way, the way is to forget the bad experience and
only, I talk so much about the progress and
because that’s one way to cheer yourself up. But we all, you know, obviously
have some moment like that, especially in those early days of our work and at that moment, there’s
still very sharp conflict between the so called development and environmental protection. So not just we have all
this very, sometimes very angry factory owners coming
to us, but also they, I’m not most worried
about them but I worry they’re not coming to us,
they come to their contact, their buddies within the
agencies and they give us sometimes a real hard
time in those moments. And there are time that
we’re not sure whether we can continue to operate tomorrow. And there are time even
whether I can go home tomorrow, those are the, you know, go home. It’s already a question. So at that moment, you even after that, there are
changing situation in China. The government paid far more attention on the environmental protection. The top leadership prioritized
the environmental protection. We give all this credit
for all this efforts made. Having said that, even to
the last days of my mom, I think I continue to
get her worry about me. As a grown up son, quite a traditional, in some ways quite traditional Chinese, I grow up in China, educated in China. To be not familial is quite,
give you quite a sense of duty to subject your parents to
concern even when you grow up. It’s not very good. But what keep me going is that, you know, at the end of the day and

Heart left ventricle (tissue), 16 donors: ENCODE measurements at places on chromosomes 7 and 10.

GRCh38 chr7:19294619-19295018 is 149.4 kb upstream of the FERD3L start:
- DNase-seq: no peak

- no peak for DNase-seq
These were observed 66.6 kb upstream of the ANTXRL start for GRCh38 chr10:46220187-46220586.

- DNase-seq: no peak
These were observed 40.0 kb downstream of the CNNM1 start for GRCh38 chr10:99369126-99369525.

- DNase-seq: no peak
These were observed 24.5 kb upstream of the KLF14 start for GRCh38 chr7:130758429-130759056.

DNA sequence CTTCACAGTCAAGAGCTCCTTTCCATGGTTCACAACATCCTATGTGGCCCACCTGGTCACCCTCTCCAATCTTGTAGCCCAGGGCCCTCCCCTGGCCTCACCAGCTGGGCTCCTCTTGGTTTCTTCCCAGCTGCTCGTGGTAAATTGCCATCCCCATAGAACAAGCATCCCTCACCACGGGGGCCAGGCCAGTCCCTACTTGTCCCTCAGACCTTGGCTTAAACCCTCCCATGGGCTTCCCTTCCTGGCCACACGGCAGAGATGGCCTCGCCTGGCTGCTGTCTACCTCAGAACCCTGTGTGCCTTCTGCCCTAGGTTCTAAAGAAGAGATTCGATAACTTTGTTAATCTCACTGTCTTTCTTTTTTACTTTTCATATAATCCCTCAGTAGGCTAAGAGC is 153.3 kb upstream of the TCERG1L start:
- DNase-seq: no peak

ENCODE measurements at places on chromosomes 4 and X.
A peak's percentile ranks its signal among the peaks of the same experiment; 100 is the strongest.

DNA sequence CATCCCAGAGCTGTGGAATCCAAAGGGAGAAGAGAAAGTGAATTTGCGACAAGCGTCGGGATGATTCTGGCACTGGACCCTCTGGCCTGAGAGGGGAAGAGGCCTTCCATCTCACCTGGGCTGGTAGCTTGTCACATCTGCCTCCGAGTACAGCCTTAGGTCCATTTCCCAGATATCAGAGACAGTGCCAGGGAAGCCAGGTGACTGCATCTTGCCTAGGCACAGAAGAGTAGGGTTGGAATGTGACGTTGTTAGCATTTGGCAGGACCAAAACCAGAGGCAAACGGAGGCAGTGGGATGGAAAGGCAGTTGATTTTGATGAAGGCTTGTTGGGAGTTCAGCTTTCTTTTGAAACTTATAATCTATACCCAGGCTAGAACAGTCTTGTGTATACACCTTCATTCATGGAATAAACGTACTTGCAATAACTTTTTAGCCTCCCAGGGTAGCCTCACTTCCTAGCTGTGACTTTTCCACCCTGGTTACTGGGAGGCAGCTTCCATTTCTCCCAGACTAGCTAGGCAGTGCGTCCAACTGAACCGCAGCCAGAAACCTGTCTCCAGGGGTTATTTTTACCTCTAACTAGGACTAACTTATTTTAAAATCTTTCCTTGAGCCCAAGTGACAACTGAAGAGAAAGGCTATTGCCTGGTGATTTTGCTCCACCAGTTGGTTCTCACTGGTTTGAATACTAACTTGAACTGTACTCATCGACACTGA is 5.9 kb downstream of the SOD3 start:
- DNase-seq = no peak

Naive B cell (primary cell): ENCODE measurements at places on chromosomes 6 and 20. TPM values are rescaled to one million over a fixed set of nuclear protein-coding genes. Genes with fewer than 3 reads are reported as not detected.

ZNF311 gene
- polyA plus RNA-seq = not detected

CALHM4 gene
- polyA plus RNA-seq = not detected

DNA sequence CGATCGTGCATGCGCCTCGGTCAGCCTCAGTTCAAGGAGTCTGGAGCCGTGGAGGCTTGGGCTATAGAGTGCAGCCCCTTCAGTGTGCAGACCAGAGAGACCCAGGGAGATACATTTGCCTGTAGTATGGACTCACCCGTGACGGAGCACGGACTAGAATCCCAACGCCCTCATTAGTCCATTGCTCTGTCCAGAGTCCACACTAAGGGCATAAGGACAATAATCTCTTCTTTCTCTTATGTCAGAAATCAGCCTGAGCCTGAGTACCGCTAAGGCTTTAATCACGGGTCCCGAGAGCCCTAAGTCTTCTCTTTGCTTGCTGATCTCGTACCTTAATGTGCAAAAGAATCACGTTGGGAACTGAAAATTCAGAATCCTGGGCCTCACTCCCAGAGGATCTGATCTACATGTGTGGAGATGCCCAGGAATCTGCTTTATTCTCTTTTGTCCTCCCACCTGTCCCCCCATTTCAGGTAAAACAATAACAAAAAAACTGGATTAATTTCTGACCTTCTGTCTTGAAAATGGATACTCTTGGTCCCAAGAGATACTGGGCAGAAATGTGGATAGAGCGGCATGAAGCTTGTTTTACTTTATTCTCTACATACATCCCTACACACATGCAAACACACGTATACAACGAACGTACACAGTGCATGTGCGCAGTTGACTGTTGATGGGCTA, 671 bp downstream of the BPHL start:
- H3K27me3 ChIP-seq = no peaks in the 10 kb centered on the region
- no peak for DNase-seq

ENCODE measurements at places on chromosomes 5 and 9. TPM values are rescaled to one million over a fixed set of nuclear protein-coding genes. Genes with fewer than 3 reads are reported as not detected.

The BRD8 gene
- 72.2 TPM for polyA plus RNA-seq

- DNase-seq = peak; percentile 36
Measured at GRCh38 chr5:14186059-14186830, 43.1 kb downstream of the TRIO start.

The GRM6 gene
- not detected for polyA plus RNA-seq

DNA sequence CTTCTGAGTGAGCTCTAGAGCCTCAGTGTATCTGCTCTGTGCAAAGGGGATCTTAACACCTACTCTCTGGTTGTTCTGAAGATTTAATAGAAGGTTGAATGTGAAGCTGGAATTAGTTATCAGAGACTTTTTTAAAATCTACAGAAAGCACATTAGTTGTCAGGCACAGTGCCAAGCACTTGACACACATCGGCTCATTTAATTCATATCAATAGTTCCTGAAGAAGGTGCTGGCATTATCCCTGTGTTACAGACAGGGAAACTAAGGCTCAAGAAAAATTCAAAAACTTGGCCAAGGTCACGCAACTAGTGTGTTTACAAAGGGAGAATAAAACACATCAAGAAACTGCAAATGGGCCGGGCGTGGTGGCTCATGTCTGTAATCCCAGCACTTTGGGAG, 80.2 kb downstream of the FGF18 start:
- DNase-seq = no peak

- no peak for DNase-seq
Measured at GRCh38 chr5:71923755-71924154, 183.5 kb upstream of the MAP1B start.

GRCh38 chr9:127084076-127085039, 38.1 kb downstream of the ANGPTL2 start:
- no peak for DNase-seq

all throughout my journey, I have all this moment of
so many of local people give me their stories, their sufferings, sometimes even on their death bed. They give me so much trust. But for me as an individual,
have not much money, no power, no administrative power at all, and I just continue to feel
the only way to help them is to cross the message to more people, to those who, you know,
not to allow their voice to be drowned in this super
complex global economy. I found that even till now it’s true. Every 100 records of violation
we put into our database, we got one factory coming
to us, respond to us. So at the beginning,
2000, but now we have near over 900,000, nearly a million, and we got nearly 10,000 of them coming to us. – And that’s happened one
at a time, that’s fantastic. Safeena. – So for me, it happened last year. One of the girls, Nikki,
she and my daughters grew up together and Nikki comes
from a very poor house. She’s finally in the 10th grade. She would come to our
house on her little scooter and we thought like oh my God, Nikki. She was in my view like where